It’s an exciting time if you work in operations and software infrastructure. Indeed, you could even say that as the pace of change and innovation increases, your role only becomes more important. Operations and systems engineers, solution architects, everyone – you’re jobs are all about bringing stability, order and control into what can sometimes feel like chaos.
As anyone that’s been working in the industry knows, managing change, from a personal perspective, requires a lot of effort. To keep on top of what’s happening in the industry – what tools are being released and updated, what approaches are gaining traction – you need to have one eye on the future and the wider industry.
To help you with that challenge and get you ready for 2020, we’ve put together a list of what’s new for 2020 – and what you should start learning.
Learn how to make Kubernetes work for you
It goes without saying that Kubernetes was huge in 2019. But there are plenty of murmurs and grumblings that it’s too complicated and adds an additional burden for engineering and operations teams. To a certain extent there’s some truth in this – and arguably now would be a good time to accept that just because it seems like everyone is using Kubernetes, it doesn’t mean it’s the right solution for you.
However, having said that, 2020 will be all about understanding how to make Kubernetes relevant to you. This doesn’t mean you should just drop the way you work and start using Kubernetes, but it does mean that spending some time with the platform and getting a better sense of how it could be used in the future is a useful way to spend your learning time in 2020.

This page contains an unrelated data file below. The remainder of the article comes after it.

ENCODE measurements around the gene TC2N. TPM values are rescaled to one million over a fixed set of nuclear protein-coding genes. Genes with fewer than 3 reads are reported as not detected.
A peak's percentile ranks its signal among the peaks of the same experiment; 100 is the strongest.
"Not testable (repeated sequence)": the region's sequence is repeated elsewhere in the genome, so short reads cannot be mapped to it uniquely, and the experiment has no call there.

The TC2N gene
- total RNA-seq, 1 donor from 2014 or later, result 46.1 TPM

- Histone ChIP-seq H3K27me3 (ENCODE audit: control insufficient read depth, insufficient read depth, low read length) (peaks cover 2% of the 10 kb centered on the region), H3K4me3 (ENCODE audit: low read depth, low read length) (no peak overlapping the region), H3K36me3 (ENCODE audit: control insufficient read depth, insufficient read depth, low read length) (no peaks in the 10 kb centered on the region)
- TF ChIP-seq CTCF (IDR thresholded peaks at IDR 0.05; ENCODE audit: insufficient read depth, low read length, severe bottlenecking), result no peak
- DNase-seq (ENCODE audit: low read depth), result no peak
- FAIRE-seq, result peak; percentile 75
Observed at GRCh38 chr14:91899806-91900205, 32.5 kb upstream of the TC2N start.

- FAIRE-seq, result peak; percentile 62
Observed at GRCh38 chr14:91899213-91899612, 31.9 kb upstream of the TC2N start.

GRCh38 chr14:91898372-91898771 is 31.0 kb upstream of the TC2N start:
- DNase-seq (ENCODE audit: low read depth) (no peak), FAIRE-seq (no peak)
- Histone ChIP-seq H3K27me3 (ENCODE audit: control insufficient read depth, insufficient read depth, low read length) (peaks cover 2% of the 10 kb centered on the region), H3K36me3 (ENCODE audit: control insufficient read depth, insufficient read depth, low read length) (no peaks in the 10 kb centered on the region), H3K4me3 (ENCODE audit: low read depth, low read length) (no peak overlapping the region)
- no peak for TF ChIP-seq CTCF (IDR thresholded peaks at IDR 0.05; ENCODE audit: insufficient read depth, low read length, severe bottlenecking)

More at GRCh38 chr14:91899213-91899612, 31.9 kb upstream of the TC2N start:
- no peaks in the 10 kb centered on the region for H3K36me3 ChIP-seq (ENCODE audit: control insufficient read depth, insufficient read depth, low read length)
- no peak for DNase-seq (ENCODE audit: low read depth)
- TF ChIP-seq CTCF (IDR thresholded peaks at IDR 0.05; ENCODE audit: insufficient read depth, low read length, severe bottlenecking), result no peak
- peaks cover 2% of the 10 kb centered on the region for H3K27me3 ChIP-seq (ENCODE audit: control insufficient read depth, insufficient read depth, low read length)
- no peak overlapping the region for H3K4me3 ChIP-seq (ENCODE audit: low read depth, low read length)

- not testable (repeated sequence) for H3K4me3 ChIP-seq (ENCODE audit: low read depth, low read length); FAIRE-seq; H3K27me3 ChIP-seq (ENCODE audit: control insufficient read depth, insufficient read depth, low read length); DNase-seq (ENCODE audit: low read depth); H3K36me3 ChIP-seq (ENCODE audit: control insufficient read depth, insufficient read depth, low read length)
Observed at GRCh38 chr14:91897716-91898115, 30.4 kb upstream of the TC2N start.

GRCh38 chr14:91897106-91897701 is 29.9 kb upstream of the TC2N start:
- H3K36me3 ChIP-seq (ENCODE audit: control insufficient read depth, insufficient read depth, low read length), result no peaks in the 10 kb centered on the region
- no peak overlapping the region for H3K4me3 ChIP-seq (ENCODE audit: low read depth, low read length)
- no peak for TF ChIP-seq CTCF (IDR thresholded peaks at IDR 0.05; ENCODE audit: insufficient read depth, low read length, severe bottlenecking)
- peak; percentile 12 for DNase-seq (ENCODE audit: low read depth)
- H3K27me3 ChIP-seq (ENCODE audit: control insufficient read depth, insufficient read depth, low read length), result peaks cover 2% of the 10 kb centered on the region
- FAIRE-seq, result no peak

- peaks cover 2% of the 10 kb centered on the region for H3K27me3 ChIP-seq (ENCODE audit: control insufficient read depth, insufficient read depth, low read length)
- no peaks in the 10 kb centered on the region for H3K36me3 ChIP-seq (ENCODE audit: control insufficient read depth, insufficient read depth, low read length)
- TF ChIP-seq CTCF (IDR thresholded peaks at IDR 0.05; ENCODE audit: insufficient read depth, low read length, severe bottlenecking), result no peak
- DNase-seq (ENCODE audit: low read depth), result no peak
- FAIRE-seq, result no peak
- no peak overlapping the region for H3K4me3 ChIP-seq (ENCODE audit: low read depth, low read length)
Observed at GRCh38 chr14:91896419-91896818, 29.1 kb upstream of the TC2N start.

Explore Packt’s extensive range of Kubernetes eBooks and videos on the Packt store.
Learn how to architect
If software has eaten the world, then by the same token perhaps complexity has well and truly eaten software as we know it. Indeed, Kubernetes is arguably just one of the symptoms and causes of this complexity.
Another is the growing demand for architects in engineering and IT teams. There are a number of different ‘architecture’ job roles circulating across the industry, from solutions architect to application architect. While they each have their own subtle differences, and will even vary from company to company, they’re all roles that are about organizing and managing different pieces into something that is both stable and value-driving.
Cloud has been particularly instrumental in making architect roles more prominent in the industry. As organizations look to resist the pitfalls of lock-in and better manage resources (financial and otherwise), it will be down to architects to balance business and technology concerns carefully.
Learn how to architect cloud native applications. Read Architecting Cloud Computing Solutions.
Get to grips with everything you need to know to be a software architect. Pick up Software Architect’s Handbook.